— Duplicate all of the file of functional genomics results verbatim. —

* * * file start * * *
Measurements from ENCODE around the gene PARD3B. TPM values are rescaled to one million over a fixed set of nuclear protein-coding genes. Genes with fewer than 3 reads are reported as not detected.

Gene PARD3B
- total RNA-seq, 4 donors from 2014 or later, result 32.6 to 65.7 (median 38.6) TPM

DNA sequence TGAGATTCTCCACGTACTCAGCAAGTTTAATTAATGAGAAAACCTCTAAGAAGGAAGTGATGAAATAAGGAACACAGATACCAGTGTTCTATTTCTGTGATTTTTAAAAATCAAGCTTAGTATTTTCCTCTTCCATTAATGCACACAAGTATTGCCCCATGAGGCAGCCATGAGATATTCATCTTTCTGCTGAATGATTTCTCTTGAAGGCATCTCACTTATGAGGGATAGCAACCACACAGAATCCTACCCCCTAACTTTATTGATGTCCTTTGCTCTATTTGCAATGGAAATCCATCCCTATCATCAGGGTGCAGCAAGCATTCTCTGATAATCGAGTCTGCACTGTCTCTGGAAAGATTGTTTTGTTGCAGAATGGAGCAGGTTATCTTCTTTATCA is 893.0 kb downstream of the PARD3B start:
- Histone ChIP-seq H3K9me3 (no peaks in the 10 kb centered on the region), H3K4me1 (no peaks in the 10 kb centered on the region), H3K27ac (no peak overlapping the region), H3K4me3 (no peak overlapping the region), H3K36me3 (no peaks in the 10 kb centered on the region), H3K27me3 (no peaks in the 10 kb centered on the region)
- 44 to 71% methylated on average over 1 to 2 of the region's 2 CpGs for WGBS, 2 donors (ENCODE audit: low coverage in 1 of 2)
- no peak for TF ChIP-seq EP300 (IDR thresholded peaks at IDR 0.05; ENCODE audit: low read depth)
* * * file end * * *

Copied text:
Measurements from ENCODE around the gene PARD3B. TPM values are rescaled to one million over a fixed set of nuclear protein-coding genes. Genes with fewer than 3 reads are reported as not detected.

Gene PARD3B
- total RNA-seq, 4 donors from 2014 or later, result 32.6 to 65.7 (median 38.6) TPM

DNA sequence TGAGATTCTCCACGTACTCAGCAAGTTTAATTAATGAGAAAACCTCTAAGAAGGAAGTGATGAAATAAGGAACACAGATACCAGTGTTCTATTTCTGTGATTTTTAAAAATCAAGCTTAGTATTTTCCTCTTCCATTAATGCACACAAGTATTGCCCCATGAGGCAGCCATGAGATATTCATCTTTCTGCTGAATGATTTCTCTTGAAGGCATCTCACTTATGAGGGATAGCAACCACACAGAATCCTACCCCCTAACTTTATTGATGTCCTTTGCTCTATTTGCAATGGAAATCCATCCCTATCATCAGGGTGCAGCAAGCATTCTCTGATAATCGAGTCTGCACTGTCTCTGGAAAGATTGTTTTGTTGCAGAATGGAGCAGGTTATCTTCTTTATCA is 893.0 kb downstream of the PARD3B start:
- Histone ChIP-seq H3K9me3 (no peaks in the 10 kb centered on the region), H3K4me1 (no peaks in the 10 kb centered on the region), H3K27ac (no peak overlapping the region), H3K4me3 (no peak overlapping the region), H3K36me3 (no peaks in the 10 kb centered on the region), H3K27me3 (no peaks in the 10 kb centered on the region)
- 44 to 71% methylated on average over 1 to 2 of the region's 2 CpGs for WGBS, 2 donors (ENCODE audit: low coverage in 1 of 2)
- no peak for TF ChIP-seq EP300 (IDR thresholded peaks at IDR 0.05; ENCODE audit: low read depth)